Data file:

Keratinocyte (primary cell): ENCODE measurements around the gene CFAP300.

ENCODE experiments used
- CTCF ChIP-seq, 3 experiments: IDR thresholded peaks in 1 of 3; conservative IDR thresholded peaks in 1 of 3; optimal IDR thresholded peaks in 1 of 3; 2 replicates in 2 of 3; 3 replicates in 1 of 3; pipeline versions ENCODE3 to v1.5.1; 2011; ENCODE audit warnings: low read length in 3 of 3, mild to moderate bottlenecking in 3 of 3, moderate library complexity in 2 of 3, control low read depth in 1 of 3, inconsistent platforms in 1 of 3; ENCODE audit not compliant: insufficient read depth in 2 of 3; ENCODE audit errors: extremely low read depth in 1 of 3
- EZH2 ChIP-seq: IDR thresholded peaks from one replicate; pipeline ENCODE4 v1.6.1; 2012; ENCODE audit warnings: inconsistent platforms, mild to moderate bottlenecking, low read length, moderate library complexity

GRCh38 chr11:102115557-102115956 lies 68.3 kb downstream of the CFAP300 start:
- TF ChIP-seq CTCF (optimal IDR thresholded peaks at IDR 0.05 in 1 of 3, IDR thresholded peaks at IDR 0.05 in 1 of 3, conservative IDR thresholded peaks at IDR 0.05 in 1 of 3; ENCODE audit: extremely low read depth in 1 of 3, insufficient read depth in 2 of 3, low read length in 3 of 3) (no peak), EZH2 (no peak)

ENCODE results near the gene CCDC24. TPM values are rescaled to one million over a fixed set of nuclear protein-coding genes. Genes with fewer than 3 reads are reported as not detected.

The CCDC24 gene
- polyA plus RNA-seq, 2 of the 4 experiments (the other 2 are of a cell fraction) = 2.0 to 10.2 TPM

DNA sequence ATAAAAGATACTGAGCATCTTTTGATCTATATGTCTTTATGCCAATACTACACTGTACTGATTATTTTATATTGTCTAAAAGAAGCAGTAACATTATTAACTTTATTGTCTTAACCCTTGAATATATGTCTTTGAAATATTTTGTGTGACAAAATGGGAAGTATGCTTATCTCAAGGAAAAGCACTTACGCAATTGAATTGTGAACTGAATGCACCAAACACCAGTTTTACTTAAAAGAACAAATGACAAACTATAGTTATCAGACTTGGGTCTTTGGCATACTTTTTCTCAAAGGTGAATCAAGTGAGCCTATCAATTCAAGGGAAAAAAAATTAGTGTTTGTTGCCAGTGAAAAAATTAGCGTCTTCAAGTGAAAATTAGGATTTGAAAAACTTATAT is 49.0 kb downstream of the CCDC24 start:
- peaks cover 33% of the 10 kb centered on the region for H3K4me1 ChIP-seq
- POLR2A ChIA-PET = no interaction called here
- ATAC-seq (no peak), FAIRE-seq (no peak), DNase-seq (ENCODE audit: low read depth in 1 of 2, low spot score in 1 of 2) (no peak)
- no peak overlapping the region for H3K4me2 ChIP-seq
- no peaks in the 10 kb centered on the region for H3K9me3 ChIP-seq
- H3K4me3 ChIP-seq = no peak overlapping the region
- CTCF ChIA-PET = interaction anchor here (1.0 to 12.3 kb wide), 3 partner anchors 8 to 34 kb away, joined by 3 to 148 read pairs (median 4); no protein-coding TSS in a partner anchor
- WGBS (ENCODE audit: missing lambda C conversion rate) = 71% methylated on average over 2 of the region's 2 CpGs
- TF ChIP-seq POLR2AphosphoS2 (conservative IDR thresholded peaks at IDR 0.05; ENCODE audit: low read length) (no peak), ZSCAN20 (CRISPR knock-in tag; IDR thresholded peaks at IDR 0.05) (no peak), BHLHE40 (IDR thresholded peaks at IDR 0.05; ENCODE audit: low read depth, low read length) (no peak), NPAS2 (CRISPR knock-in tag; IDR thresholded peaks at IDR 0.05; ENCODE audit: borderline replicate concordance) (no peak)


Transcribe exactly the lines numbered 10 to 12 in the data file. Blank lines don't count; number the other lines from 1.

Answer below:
DNA sequence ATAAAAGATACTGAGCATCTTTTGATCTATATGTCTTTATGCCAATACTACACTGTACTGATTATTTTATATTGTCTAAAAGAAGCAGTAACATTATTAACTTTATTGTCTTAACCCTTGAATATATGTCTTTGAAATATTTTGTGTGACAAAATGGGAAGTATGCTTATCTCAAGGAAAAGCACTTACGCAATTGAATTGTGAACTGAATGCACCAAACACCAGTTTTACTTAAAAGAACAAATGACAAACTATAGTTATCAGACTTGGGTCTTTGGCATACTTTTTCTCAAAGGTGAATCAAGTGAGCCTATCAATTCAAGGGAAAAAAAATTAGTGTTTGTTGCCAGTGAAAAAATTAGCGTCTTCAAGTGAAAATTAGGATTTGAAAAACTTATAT is 49.0 kb downstream of the CCDC24 start:
- peaks cover 33% of the 10 kb centered on the region for H3K4me1 ChIP-seq
- POLR2A ChIA-PET = no interaction called here